Rochele Banayo-Carino, ’11 B.A. BiologyRochele Banayo-Carino, ’11 B.A. Biology

By Stephanie Villafuerte

The desire to grow and experience new surroundings is what led CSUCI alumna Rochele Banayo-Carino to leave her San Diego home and attend CSUCI. 

“Moving away from home was terrifying. I left the only community I had known for most of my life and moved three hours away to a place where I didn’t know anyone,” said Banayo-Carino. “As hard as it was, I felt like it was the right thing to do — I needed to experience being out of my comfort zone in order to grow.”

She believes she couldn’t have persevered without the support of her family back home who reminded her of the reason why she was going to college. 

“Growing up with a single mother, there was a huge importance placed on education not only for a better life for myself, but to also find my own niche in which I could reach out and help others,” she explained. 

The first-generation student went on to graduate from CSUCI in 2011 with a bachelor’s degree in Biology. She credits the University’s intimate class settings and caring faculty for helping her navigate through the college experience.  

“I really appreciated the small class sizes and that the professors knew us by name,” Banayo-Carino said. 

Automatic pipetting machine

She especially credits Associate Professor of Chemistry Ahmed Awad and Biology Lecturer Tom Schmidhauser for helping her feel comfortable.  

“They were always willing to go over material and make sure that we understood the concepts and applied them,” Banayo-Carino said.

She originally aspired to be a geneticist. After graduating she worked in a clinical toxicology lab and then a clinical proteomics lab studying proteins.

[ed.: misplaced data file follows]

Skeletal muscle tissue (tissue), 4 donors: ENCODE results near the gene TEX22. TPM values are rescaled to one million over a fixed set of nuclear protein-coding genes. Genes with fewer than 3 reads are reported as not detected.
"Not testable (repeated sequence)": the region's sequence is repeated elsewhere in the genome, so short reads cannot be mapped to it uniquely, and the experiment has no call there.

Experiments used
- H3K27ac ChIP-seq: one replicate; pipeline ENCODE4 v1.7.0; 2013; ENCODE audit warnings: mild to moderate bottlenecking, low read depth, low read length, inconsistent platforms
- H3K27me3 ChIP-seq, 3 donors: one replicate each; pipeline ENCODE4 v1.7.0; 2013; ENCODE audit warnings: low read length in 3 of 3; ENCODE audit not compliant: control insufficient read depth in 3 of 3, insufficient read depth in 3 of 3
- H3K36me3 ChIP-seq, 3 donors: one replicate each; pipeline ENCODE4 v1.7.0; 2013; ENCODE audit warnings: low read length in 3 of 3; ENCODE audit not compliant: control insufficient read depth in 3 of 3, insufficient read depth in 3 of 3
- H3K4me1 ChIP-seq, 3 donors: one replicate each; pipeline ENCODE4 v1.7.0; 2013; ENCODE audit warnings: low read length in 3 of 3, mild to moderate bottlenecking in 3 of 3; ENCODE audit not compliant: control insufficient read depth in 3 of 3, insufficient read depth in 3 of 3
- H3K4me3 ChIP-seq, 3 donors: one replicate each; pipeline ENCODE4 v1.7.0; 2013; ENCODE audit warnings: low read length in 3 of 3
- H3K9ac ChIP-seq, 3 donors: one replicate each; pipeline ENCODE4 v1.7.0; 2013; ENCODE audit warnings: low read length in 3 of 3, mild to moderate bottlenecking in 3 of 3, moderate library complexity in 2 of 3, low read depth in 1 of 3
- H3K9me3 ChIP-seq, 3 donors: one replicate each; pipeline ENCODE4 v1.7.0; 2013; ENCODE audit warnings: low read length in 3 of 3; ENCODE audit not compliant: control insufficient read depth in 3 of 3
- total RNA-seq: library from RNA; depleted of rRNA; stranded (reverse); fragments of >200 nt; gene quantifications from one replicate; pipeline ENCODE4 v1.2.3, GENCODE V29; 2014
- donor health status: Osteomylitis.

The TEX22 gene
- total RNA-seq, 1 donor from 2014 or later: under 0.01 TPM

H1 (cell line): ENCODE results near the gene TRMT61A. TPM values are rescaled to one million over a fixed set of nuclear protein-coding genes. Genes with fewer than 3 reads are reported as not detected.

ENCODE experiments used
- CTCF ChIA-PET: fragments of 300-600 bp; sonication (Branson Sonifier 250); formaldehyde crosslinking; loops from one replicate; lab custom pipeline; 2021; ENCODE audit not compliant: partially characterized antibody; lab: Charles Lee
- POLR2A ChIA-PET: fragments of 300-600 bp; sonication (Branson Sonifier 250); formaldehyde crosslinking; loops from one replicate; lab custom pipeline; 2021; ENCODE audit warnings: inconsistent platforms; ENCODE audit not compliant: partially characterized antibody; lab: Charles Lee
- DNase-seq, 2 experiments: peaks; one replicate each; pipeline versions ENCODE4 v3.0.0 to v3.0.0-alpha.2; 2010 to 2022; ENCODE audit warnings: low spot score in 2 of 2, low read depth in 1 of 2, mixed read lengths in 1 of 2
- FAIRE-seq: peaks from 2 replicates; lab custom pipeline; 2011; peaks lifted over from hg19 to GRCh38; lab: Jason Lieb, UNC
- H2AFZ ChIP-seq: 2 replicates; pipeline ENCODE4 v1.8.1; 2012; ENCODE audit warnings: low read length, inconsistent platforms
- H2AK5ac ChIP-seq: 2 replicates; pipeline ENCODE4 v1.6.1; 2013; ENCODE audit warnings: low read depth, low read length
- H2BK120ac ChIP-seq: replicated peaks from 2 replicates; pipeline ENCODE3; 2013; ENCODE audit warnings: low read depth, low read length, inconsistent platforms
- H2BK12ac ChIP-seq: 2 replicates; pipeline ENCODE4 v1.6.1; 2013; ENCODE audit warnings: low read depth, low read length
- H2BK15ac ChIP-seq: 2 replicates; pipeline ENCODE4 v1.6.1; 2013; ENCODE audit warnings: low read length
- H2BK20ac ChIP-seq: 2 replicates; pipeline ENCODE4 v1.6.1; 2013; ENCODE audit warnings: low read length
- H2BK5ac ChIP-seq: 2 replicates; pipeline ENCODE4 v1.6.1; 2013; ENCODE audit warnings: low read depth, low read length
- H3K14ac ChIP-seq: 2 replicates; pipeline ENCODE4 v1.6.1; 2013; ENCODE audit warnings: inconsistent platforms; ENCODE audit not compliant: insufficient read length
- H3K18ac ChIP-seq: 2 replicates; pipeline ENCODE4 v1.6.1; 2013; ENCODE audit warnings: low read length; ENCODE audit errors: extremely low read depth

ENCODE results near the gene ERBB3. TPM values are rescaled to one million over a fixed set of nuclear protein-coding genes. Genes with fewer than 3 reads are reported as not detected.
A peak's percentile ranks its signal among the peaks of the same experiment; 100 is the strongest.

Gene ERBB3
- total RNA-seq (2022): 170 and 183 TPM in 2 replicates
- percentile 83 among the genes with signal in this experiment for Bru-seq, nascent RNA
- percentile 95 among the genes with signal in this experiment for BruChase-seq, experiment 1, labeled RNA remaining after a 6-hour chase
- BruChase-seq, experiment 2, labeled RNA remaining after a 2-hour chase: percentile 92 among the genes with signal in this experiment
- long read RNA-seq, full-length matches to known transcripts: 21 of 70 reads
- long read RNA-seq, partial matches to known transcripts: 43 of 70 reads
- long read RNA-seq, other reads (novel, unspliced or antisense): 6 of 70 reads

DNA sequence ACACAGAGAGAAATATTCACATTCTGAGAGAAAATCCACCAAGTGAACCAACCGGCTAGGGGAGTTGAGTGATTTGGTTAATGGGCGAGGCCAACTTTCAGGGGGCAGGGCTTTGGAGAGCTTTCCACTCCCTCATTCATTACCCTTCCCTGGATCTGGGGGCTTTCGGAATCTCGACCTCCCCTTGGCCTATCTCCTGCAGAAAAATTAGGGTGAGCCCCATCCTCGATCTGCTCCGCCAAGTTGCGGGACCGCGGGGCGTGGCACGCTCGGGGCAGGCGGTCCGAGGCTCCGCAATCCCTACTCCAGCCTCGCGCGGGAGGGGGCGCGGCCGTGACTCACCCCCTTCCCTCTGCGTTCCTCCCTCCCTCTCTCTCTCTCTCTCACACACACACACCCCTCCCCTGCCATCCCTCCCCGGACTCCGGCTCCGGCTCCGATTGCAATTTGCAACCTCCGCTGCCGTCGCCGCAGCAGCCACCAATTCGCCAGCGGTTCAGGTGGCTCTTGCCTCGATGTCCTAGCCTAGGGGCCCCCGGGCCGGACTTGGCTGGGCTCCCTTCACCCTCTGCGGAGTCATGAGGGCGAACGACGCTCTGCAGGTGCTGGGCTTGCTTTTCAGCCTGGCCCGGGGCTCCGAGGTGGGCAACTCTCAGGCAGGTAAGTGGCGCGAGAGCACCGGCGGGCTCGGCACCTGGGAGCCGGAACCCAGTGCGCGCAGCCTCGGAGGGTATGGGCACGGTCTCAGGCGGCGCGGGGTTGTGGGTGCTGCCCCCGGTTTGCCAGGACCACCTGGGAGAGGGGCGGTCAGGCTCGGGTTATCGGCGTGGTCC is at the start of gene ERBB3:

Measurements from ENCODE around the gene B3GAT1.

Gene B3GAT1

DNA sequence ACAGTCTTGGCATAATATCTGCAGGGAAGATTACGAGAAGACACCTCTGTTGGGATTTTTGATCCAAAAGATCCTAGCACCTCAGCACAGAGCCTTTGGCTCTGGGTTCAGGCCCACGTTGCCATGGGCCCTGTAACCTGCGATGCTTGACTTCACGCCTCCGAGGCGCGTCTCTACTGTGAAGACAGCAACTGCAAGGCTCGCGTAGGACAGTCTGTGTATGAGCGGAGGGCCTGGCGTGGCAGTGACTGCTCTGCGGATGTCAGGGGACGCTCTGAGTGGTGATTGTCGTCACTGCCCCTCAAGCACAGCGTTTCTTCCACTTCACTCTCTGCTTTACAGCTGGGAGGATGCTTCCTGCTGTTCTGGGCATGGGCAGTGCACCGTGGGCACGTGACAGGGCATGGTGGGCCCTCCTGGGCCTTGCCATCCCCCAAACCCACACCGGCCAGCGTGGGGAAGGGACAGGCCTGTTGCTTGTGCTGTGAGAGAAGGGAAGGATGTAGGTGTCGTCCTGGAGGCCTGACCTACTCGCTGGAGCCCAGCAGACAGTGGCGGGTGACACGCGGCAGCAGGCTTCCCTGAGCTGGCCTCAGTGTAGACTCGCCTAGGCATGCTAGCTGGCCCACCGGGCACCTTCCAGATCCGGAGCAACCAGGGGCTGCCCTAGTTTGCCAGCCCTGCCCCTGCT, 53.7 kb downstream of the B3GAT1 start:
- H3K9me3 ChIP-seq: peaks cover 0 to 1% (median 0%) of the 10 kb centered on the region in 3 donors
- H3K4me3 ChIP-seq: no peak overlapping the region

Today, Banayo-Carino works as a senior laboratory automation engineer at Illumina in San Diego where one of her responsibilities includes making the jobs of those in the manufacturing field of biotechnology easier.

“If an operator is required to hand pipette reagents into tubes for eight hours a day, I can come in, find a robotic system that best fits the process needs, and implement it into the area to free up the operator's time so they can do other tasks,” she explained.

Banayo-Carino has also been involved with COVID-19 related projects, working on systems capable of discovering any new strains of the virus, as well as overseeing the compliancy of tools that help ensure the accuracy of COVID-19 tests. 

Banayo-Carino loves her job and intends to stick with it for the long haul.  

“I really enjoy what I do, and I would like to do this for as long as I can. My long-term goals are to be a principal engineer in the field and mentor newer engineers.”

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© Fall 2021 / Volume 26 / Number 2 / Biannual

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